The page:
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Winter Driving—Wind, Snow, and Ice. Oh, MY!

Posted in Blog, News  
Monday, December 9, 2019

Not only is winter coming, but we’ve already gotten a taste of what it will look like in the Midwest. We’ve had a preview of snow, ice, freezing rain, and frigid temperatures, which can make for beautiful scenery but less than ideal driving conditions if you’re unprepared. 


We’ve got a few thoughts and suggestions to make sure you’re prepared for whatever Mother Nature throws at you this winter. 


Should Your Tires Have Less Air Than Recommended? 
The short answer is no. 


Make sure your tires are inflated properly for snow and ice. You can ignore the myths you have heard about how tires should be inflated for winter driving. It is always the best choice to ensure they are filled to the manufacturer’s specifications to keep you and other drivers safe while on the road. 


Under-inflating tires can sound like a good idea to get more rubber on the road surface but, in reality, there are too many dangers in this practice to make it safe. In new, unpacked snow, having a fully inflated tire will cut through the snow down to the pavement, which is always safest. If you find yourself on plowed pavement after going through an icy or snowy patch, under-inflated tires can quickly overheat, leaving you vulnerable to blowing out your tires. Tires that are not properly inflated also do not handle well, leading to a higher risk of accidents. Besides, who wants to stop to let the air out of all the tires of an 18-wheeler? In this case, the easier answer is the correct answer.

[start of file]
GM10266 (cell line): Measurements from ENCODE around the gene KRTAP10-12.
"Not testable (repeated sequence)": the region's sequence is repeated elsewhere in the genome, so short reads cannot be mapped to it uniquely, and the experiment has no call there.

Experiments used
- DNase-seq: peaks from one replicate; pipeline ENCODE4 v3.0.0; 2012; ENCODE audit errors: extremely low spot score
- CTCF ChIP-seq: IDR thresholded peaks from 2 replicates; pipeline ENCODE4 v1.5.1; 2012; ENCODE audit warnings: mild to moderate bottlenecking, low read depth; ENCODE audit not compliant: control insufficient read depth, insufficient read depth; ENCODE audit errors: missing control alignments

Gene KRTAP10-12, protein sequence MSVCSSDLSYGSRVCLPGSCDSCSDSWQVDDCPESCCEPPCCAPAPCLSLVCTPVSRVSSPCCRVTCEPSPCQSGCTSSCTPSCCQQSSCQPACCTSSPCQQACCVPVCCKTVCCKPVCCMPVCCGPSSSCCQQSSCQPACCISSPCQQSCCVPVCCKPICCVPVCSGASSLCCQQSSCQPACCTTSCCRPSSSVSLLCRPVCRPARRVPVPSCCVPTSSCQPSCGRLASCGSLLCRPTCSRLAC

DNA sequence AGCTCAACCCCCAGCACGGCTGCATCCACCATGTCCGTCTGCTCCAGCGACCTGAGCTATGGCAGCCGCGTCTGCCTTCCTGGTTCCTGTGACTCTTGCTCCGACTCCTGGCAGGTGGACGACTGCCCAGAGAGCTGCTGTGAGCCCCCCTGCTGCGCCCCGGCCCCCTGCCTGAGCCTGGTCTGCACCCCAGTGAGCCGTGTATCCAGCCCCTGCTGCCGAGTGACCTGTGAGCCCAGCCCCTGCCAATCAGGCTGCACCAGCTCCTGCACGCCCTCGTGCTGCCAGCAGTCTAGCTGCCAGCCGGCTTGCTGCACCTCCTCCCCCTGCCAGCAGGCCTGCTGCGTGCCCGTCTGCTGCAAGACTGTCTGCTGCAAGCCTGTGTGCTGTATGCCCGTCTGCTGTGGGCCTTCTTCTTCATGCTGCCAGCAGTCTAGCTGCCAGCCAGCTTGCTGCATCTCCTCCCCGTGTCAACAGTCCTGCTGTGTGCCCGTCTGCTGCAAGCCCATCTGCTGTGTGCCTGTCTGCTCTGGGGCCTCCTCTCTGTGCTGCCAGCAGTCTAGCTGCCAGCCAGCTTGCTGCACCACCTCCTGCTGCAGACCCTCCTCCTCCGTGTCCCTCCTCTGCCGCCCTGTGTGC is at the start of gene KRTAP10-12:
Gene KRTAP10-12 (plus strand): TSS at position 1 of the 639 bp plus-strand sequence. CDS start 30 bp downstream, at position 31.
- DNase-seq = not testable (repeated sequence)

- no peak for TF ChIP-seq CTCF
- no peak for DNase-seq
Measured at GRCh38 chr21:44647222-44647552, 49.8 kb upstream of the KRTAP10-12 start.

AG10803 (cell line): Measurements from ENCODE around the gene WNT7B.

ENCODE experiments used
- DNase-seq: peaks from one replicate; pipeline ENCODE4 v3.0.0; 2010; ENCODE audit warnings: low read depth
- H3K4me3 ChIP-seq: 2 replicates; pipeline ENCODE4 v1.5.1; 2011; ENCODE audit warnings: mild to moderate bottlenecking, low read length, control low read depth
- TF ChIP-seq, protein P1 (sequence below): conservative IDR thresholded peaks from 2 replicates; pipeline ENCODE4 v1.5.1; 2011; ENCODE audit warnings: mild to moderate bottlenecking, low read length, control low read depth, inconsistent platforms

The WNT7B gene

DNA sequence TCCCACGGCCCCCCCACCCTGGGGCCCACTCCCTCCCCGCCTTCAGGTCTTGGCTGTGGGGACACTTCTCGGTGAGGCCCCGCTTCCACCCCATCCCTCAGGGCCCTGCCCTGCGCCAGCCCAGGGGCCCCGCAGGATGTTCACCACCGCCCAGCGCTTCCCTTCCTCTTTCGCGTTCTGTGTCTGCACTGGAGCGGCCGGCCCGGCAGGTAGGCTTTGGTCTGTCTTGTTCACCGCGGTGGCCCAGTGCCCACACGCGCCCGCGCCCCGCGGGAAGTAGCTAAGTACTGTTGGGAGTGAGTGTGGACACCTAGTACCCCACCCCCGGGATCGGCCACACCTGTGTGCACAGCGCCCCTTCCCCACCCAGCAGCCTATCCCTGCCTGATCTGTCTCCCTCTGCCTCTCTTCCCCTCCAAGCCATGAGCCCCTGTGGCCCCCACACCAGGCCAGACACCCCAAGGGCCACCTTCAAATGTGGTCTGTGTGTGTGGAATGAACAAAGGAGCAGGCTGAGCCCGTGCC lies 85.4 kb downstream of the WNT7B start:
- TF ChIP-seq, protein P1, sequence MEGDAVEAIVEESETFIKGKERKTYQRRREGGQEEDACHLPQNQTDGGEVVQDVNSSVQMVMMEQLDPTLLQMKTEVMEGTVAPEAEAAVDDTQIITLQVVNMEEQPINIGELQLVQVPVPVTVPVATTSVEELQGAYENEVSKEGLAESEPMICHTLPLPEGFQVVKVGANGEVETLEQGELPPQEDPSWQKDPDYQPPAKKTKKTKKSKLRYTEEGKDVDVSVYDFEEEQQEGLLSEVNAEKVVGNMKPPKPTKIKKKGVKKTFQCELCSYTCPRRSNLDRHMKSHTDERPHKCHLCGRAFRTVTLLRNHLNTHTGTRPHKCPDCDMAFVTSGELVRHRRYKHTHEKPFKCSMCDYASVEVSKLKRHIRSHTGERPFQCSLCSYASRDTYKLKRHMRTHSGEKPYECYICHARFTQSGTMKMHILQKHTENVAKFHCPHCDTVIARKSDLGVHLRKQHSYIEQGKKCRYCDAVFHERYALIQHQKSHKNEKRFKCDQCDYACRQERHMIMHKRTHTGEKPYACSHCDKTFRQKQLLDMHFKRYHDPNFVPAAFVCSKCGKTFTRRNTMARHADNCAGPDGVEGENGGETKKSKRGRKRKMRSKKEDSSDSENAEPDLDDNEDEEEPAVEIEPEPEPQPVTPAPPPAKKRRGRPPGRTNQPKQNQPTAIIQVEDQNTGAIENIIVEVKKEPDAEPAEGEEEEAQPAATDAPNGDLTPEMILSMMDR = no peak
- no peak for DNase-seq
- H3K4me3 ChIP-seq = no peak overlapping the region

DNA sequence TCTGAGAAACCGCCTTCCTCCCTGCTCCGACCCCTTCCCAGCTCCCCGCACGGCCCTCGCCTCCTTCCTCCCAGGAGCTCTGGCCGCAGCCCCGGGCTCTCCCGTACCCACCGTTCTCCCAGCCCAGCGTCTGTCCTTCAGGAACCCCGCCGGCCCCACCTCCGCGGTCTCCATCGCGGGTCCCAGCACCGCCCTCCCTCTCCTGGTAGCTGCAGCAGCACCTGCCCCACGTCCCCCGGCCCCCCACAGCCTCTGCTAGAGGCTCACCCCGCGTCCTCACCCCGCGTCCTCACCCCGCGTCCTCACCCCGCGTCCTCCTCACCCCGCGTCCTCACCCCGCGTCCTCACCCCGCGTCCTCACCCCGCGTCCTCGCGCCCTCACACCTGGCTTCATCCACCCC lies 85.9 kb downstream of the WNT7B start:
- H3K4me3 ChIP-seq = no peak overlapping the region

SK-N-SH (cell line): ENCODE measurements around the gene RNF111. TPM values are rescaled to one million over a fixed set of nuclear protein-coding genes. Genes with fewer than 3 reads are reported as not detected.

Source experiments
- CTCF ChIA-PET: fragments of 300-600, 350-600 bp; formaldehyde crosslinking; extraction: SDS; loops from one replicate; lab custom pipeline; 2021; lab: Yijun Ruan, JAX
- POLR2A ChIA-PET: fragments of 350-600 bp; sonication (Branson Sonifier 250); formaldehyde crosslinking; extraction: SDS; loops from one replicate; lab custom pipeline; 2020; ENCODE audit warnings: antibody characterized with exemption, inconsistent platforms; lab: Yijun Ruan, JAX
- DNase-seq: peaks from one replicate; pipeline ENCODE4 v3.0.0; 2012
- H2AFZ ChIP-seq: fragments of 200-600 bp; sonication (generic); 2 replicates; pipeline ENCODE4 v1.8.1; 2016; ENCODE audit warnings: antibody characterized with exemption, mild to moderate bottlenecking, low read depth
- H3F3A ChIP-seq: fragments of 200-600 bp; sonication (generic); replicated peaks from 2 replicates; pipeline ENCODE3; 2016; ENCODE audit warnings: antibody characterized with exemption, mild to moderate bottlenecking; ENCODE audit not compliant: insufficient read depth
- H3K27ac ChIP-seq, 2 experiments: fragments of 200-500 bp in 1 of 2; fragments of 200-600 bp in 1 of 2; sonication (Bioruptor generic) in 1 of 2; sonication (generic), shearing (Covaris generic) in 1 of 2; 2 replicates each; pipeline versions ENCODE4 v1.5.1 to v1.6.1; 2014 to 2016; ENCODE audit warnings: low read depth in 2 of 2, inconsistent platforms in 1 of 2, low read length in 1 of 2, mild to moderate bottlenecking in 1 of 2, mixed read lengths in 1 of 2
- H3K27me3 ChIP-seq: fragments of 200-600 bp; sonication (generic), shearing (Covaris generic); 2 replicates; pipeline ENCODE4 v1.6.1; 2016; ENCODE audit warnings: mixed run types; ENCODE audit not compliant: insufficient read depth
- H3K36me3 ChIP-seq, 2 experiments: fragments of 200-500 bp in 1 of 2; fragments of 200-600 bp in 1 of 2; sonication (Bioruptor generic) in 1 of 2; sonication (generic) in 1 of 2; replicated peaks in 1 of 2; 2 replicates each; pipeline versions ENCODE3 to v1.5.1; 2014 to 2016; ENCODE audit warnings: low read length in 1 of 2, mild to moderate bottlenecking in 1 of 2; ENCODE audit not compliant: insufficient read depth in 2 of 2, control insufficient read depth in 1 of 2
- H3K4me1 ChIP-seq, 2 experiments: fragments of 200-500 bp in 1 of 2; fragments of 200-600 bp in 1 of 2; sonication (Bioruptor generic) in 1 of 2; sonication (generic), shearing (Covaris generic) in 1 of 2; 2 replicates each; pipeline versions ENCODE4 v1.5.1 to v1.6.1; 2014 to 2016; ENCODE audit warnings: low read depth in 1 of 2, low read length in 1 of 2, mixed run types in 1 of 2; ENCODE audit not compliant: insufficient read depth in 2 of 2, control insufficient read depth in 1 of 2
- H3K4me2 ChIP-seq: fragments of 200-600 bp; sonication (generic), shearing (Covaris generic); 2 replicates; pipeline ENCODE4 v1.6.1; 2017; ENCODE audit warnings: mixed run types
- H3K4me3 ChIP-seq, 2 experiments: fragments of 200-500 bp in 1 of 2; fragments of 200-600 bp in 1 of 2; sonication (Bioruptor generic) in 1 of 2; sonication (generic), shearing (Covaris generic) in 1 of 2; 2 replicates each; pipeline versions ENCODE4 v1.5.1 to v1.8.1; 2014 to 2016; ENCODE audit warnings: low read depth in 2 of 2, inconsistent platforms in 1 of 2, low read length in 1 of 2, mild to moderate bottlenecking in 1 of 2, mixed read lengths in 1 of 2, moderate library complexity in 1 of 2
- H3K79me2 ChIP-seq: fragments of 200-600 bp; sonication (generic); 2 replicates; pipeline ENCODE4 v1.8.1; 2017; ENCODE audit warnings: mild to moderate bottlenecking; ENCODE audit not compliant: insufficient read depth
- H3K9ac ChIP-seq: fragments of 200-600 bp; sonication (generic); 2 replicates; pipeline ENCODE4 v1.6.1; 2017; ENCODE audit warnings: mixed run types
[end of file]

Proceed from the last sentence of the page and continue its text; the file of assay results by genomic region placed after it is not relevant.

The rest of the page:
Alter Your Driving Habits

We’ve all seen the videos of winter mishaps, and they can be shocking. We may have even had a few of our own close calls. Many times, the major pile-ups could be avoided if drivers did a few things differently.


If you are driving along and the weather suddenly becomes bad, ease up on the gas. Even if the cars are still whizzing past you, you can prevent getting into a sticky situation by taking your time.


Did you know that roadways can start to ice over between 30 and 34 degrees Fahrenheit? Give yourself even more space from the car ahead of you than you think you need. Stopping a semi-truck always takes more time than a passenger car and, when the weather is bad, you’ll be glad you have that extra distance when the driver in front of you hits their brakes.


A little extra patience can go a long way in inclement weather. Getting there safely is the most important part of a driving career.


Be Prepared for Delays

In the event of a serious slow down, or even complete stopping of traffic that won’t be moving for a while, make sure you have everything you’ll need in your cab. Boots, a hat, and gloves should always be at the ready in case you need to exit your truck in poor weather. You may want to keep a few hand warmers available too. A flashlight might also come in handy during night drives.


Prioritize Visibility

Remember to keep all fluid levels full—especially your windshield wiper fluid! Driving in snow and freezing rain is a lot safer when your visibility is impacted as little as possible. Use a wiper fluid that is rated for colder weather, and make sure your wiper blades are in good condition before heading out on a snowy route. 



We hope this winter is mild and safe for all of NTB’s drivers. Share your winter driving tips in the comments below or on our Facebook page. 


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